Cancrinite Structure

Steven Dutch, Natural and Applied Sciences, University of Wisconsin - Green Bay
First-time Visitors: Please visit Site Map and Disclaimer. Use "Back" to return here.


Nepheline and Leucite are called feldspathoids because they have chemical compositions akin to the feldspars but form in silica poor rocks where there is insufficient silica to form feldspars (and of course, they never occur with quartz). Cancrinite might be called a "scapolitoid" since, like scapolite, it has a feldspar-like composition with additional anions.

Many references describe cancrinite as consisting of silica "cages" enclosing other anions and cations, but that's a poor description of the structure. The "cages" don't reflect the actual geometry of the silica framework very well, nor do they nest together as sometimes shown. The structure actually consists of tubes of silica tetrahedra surrounded by rings of tetrahedra as shown below.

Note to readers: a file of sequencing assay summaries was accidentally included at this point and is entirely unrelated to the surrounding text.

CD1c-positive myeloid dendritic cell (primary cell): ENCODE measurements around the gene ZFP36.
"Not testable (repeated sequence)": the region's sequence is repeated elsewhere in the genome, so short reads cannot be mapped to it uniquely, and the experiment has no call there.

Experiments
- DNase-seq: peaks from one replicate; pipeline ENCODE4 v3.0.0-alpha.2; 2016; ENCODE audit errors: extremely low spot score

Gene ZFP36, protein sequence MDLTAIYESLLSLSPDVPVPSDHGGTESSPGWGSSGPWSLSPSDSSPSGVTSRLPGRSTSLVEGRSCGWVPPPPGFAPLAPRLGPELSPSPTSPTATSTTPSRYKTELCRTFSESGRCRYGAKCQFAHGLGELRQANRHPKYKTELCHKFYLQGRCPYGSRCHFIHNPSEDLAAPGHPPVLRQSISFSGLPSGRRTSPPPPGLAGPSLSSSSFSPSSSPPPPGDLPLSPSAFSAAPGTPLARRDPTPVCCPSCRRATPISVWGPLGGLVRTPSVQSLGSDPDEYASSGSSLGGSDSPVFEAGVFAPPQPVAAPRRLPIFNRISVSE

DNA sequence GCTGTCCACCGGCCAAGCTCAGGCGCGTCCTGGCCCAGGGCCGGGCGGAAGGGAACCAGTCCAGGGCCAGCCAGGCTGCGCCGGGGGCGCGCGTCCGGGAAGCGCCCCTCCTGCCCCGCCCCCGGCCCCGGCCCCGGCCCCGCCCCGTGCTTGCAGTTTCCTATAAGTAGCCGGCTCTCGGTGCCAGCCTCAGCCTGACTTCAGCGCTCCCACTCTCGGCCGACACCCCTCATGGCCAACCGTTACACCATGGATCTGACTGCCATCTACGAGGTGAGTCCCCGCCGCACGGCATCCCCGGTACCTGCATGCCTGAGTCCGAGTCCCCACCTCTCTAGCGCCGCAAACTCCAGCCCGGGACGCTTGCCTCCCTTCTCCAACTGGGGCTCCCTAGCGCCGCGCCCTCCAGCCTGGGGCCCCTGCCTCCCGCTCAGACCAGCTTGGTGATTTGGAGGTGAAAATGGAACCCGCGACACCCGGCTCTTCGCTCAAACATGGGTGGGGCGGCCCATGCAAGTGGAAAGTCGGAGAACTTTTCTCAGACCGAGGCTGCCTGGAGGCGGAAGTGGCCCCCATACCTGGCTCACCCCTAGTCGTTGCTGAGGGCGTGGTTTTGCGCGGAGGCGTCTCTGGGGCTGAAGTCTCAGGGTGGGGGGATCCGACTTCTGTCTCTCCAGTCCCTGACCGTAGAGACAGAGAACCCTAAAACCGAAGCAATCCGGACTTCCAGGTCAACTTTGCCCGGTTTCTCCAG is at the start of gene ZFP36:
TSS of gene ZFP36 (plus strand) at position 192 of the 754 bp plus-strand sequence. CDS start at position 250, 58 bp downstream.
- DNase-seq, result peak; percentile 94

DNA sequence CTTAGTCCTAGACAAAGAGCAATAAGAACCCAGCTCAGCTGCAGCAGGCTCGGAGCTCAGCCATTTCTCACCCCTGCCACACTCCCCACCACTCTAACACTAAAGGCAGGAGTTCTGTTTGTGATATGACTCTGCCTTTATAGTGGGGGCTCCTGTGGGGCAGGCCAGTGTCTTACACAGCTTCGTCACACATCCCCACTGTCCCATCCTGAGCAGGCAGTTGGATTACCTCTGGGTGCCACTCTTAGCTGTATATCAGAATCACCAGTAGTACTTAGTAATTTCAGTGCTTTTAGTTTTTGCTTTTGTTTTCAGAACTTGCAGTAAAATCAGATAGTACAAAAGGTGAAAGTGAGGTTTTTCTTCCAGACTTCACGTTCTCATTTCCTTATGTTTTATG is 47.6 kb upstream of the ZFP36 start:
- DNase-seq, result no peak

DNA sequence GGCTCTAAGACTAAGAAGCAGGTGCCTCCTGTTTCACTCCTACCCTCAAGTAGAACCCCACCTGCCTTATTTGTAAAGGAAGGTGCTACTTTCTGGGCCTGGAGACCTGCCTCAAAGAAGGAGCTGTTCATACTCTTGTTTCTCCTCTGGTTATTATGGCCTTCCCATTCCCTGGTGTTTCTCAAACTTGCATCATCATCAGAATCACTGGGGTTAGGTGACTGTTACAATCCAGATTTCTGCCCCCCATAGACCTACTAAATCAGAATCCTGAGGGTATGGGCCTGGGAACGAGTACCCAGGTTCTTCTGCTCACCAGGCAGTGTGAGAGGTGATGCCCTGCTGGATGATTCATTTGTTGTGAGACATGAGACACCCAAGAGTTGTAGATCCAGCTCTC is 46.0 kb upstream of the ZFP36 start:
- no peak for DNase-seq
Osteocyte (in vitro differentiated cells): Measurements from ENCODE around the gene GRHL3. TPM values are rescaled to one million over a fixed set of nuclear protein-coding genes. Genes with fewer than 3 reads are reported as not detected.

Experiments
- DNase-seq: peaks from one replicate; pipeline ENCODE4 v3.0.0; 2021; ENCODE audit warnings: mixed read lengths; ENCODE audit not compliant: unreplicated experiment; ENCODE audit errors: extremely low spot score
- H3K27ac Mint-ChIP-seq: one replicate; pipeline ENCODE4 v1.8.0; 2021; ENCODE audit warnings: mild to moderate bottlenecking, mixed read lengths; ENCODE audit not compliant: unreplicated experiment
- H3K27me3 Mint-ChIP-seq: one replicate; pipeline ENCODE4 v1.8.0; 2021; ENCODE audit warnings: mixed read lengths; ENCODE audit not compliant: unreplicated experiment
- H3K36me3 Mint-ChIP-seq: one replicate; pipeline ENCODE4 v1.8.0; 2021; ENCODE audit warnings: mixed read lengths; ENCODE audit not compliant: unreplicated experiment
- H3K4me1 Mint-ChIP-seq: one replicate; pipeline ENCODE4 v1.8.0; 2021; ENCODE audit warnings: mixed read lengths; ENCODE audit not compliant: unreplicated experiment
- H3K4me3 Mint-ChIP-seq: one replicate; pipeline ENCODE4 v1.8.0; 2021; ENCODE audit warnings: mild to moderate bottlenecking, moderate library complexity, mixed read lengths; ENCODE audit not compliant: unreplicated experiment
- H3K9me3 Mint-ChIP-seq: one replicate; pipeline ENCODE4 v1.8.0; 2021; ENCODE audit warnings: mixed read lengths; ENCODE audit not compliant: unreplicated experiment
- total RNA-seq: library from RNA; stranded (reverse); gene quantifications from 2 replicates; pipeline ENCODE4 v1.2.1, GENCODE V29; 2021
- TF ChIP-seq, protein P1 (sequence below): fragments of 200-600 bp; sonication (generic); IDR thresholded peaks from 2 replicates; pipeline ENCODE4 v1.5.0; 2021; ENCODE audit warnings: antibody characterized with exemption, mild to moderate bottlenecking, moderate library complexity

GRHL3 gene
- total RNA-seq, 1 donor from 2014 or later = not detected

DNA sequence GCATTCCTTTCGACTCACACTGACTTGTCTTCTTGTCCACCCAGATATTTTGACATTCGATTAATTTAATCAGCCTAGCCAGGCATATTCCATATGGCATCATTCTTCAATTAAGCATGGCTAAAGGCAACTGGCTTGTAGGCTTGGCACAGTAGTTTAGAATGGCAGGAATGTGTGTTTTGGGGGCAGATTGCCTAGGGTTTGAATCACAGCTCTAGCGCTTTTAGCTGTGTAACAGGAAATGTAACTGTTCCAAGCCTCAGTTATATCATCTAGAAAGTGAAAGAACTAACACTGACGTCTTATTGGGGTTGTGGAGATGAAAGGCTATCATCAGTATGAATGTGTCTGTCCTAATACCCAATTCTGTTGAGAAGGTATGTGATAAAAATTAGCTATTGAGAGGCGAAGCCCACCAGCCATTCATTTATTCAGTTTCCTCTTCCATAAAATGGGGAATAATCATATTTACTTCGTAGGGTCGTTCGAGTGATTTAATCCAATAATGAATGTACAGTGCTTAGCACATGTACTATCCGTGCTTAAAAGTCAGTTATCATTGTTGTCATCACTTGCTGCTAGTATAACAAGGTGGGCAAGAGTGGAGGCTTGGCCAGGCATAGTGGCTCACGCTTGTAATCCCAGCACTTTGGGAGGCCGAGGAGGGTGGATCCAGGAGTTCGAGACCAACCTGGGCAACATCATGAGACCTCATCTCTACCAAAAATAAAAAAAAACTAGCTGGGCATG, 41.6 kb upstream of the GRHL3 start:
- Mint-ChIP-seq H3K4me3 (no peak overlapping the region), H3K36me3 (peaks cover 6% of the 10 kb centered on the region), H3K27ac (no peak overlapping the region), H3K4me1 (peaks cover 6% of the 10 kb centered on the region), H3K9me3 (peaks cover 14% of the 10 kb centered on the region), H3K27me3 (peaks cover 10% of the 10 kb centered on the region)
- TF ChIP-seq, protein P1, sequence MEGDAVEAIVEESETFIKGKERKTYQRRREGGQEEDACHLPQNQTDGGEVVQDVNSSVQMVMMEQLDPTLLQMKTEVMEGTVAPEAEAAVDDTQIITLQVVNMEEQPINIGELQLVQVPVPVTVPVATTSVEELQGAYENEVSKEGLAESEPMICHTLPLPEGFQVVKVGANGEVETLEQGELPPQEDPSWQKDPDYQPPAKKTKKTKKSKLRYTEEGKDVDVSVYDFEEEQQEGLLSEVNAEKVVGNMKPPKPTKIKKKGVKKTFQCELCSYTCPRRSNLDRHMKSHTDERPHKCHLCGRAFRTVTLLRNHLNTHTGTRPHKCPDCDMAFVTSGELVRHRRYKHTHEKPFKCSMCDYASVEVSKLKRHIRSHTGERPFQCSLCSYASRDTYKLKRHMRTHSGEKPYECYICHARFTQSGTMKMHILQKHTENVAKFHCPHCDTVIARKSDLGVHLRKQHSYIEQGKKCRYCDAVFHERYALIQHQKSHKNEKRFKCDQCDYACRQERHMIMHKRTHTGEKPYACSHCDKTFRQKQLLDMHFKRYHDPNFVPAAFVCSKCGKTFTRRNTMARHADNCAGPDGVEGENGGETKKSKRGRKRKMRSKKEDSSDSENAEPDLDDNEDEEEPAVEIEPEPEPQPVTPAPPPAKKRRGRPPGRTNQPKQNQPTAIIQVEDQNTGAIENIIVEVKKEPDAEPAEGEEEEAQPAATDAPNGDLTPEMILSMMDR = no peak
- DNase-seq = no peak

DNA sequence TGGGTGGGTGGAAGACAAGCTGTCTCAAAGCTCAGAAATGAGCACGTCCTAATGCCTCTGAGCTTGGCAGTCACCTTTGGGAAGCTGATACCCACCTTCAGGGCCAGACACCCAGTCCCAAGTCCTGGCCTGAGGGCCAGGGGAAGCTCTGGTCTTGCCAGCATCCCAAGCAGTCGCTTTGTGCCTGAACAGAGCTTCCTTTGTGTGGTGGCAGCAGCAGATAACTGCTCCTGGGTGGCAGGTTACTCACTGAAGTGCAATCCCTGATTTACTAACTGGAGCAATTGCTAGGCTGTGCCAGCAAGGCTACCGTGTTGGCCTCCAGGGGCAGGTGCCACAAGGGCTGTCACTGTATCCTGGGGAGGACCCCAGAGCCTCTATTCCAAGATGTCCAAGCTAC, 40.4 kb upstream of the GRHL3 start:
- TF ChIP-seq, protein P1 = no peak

The silica tubes are 12-sided and link at the outside tips of the tetrahedra. Three adjoining rings enclose hexagonal tubes, as shown below. Silica and AlO4 tetrahedra are green, Sodium and calcium ions are yellow, carbonate ions are shown with carbon gray and oxygen blue (lighter in the background) and OH as aqua.

The ideal formula is Na6Ca2[(CO3)|2Al6Si6O24]2H2O. As is clear from the diagram, there is broad scope for substitution of anions and cations.


Return to Thin-Section Index
Return to Crystal Structures Index
Return to Mineral Identification Tables
Return to Professor Dutch's Home Page

Created 22 April 2013, Last Update 05 Jun 2013

Not an official UW Green Bay site